Viola Davis gives a great supporting turn as Donald’s mother in an unnecessary scene. Ok, I felt like it was unnecessary, though I’ve read many reviews that feel it’s the key sequence to the film. It’s wonderfully performed by Davis and Streep, but in the context of the story, it doesn’t make much sense.

Doubt seems to me like a mediocre film dressed up and presented like it’s a work of art. I’m sorry, but I don’t buy it.

Frost/Nixon

Tuesday, January 6th, 2009

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Why is it that Richard M. Nixon remains one of the most fascinating historical figures when it comes to all things pop culture? Nixon masks, parodies, cartoons, comics, TV, music, film; he has sneaked his way into just about every medium of art you can think of. Was he a monster? A fool? A savior?

Many actors have portrayed Tricky Dick in film, the best Nixon performances I can think of would be Philip Baker Hall in Robert Altman’s terrific, unjustly forgotten film Secret Honor, Anthony Hopkins in Oliver Stone’s Nixon and Dan Hedaya, who gave an outrageous, over-the-top portrayal in Dick. I’m just thinking about the different style and textures that these different actors had while play President Nixon. Then, look at Frank Langella’s performance in the exceptional new Ron Howard film Frost/Nixon. It’s parody, sort of, but also not. It’s a full-blown portrayal, he has the madness, the fervor, the self-hatred, the doubt. Langella is Nixon.

Of course, equally important to the story is David Frost (Michael Sheen), the man who interviewed Nixon three years after his resignation, and dared to ask the questions that had never been answered. The film is based upon the play by Peter Morgan (who also wrote the script), and Langella and Sheen have recreated their stage roles for the film. There could be no other two actors for these parts.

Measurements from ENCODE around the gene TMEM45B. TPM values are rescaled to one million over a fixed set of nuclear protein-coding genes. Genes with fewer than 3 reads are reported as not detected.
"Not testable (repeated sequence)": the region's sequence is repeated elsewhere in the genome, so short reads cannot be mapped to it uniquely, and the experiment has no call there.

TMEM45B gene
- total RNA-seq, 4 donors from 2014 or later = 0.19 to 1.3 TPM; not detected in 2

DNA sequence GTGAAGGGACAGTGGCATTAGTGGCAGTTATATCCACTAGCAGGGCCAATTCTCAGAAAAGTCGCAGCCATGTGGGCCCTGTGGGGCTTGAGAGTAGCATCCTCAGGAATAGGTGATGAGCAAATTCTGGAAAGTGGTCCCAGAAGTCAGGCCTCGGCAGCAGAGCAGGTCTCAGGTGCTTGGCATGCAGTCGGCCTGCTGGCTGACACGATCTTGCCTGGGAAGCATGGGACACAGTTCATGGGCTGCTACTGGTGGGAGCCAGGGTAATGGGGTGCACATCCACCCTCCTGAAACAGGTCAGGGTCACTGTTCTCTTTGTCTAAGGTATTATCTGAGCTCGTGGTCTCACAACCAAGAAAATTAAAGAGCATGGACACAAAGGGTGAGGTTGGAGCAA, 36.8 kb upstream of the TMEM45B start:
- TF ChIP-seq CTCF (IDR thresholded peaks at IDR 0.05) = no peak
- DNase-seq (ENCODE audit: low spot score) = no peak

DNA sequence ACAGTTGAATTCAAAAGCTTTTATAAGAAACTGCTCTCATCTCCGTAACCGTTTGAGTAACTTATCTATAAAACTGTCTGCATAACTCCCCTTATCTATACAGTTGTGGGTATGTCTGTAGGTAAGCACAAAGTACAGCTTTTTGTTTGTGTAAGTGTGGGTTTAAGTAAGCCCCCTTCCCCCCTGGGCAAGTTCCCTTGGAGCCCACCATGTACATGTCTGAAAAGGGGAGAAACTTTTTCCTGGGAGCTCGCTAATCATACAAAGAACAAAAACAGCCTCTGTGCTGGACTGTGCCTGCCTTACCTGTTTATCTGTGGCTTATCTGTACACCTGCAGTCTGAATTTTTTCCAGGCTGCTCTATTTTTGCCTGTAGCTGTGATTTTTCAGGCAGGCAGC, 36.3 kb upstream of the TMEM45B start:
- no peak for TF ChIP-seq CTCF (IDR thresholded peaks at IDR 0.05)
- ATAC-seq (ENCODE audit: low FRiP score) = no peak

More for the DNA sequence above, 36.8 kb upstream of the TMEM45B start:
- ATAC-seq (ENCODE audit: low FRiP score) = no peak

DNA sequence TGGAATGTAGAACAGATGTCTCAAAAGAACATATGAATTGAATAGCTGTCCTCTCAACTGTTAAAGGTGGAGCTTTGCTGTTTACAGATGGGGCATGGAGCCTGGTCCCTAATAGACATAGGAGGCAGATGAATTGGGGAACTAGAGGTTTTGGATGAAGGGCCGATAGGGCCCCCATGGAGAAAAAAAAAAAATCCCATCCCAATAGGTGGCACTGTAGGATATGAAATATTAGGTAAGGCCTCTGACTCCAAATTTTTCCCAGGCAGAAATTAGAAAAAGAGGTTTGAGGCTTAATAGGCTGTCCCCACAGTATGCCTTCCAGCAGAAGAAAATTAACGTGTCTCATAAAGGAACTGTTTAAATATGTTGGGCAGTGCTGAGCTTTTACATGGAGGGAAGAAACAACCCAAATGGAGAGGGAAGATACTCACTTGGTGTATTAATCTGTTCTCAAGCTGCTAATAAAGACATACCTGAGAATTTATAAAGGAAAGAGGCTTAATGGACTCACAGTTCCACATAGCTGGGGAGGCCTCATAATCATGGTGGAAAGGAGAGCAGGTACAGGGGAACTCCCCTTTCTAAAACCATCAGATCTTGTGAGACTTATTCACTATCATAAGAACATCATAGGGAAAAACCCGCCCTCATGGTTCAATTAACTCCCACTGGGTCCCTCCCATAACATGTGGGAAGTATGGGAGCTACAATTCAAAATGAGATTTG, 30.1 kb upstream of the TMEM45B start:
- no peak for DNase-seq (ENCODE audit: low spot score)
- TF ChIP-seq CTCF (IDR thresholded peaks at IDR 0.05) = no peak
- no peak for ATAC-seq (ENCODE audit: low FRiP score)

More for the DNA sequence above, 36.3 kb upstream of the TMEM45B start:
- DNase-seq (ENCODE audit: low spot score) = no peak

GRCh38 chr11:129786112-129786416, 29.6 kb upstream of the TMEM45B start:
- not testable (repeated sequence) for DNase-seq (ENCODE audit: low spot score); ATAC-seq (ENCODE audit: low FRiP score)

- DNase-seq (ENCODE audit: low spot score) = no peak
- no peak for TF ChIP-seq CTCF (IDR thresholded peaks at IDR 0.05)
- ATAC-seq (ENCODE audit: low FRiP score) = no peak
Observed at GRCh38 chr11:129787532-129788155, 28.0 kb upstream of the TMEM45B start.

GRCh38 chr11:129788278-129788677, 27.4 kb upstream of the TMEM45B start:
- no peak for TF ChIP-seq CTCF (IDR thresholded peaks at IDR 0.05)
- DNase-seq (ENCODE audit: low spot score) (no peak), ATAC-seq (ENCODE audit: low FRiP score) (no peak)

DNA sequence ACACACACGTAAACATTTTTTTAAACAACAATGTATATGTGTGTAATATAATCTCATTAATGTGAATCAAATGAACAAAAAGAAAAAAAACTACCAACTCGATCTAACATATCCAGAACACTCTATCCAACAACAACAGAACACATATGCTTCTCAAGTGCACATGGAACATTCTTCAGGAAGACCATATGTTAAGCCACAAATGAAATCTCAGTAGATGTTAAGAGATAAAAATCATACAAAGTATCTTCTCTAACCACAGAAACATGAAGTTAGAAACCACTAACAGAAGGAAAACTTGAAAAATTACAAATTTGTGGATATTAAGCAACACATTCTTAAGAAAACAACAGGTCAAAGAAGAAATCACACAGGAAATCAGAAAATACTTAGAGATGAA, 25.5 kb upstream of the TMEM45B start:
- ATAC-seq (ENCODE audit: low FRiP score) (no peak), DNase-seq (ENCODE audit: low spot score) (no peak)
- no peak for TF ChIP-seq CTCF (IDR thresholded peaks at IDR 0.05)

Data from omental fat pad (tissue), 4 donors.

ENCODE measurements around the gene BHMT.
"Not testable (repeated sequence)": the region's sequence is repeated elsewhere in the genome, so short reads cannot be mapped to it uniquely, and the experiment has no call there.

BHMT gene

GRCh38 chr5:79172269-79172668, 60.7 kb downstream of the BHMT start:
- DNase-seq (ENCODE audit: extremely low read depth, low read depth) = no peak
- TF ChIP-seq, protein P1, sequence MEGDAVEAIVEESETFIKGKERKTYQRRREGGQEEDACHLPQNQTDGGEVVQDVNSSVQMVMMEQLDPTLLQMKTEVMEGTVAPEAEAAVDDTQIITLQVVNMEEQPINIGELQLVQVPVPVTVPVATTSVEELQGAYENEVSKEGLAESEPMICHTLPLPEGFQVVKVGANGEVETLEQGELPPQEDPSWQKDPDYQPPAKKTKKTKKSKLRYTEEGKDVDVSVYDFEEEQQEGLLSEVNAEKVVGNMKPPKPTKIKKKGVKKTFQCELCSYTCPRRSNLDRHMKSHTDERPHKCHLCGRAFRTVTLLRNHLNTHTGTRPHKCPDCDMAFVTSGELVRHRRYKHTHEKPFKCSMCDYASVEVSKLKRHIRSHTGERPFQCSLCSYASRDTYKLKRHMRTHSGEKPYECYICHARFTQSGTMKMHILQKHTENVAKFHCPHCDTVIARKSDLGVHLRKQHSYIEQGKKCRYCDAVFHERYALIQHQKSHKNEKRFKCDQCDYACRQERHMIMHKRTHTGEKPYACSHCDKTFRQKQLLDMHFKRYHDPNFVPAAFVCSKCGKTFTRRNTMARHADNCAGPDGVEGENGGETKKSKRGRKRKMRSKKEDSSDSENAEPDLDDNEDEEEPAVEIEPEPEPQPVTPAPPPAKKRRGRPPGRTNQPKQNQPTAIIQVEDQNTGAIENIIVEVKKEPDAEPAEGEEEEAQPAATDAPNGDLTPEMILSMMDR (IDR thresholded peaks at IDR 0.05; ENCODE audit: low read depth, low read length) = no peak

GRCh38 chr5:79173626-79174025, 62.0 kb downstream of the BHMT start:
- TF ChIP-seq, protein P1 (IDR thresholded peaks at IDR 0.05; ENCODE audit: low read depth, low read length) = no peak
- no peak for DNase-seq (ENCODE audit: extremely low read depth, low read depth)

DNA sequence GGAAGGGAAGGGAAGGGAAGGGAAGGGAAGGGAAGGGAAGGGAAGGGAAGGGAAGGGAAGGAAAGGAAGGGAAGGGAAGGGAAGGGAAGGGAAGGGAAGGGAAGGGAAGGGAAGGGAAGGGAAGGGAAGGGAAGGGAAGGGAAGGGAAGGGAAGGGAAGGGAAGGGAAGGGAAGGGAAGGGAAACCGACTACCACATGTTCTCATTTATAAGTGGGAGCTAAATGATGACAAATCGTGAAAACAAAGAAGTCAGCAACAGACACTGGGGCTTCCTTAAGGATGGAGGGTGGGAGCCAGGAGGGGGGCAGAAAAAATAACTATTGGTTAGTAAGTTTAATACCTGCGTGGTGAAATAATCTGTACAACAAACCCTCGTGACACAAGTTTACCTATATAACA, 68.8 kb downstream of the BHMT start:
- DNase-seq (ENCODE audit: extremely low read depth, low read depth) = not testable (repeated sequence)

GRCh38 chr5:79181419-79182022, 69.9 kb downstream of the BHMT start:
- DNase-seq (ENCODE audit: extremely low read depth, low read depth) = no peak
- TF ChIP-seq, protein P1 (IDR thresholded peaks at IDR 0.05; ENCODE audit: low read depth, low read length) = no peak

I don’t normally think of Ron Howard as a filmmaker of astonishing scope or breadth. This, of course, is really unfair, since he has directed some extraordinary films, like Apollo 13 and Parenthood. He has also directed some fine entertainments, like Cocoon, Splash, Night Shift and Willow (ok, Willow is pretty cheesy, but it’s still great). However, he also made The Grinch, which is in my opinion one of the worst films ever made. (I’m aware that he won an Oscar for A Beautiful Mind, which was a good movie, but by no means his best work. I think it was more of a lifetime achievement award).

Anyway, Frost/Nixon made me realize, you know what, this guy’s good. I think Ron Howard’s fame and popularity cloud the fact that he’s a talented director, and Frost/Nixon includes some of his finest work (it also includes a juicy role for Ron’s brother Clint, who appears in most of his films). Howard has taken a stage production and made it pulsate and bristle with intensity and energy. The heart of the film, the interviews, are filmed and edited like a boxing match, with Frost in one corner and Nixon in the other. Howard is not confined by the so-called limitations of filming what is, in actuality, two talking heads.

Langella and Sheen are both phenomenal in the film, of course, but I found the supporting cast just as important. Matthew Mcfadyen plays Frost’s producer, Sam Rockwell and Oliver Platt play two researchers who doubt that Frost has what it takes to nail Nixon, Toby Jones (looking uncannily like Rod Steiger) plays Nixon’s literary agent, Rebecca Hall plays Frost’s girlfriend and Kevin Bacon plays Nixon’s chief of staff Jack Brennan. All the supporting parts are cast and played splendidly, but I especially liked Bacon’s work here. Here is a fine, unjustly underrated actor at the height of his powers, and I’m sure he’ll be robbed an Oscar nomination the way he was robbed one for The Woodsman and Mystic River (yes, you read that sentence right).

Frost/Nixon is an intriguing, thought-provoking film that captures a clash between two titans.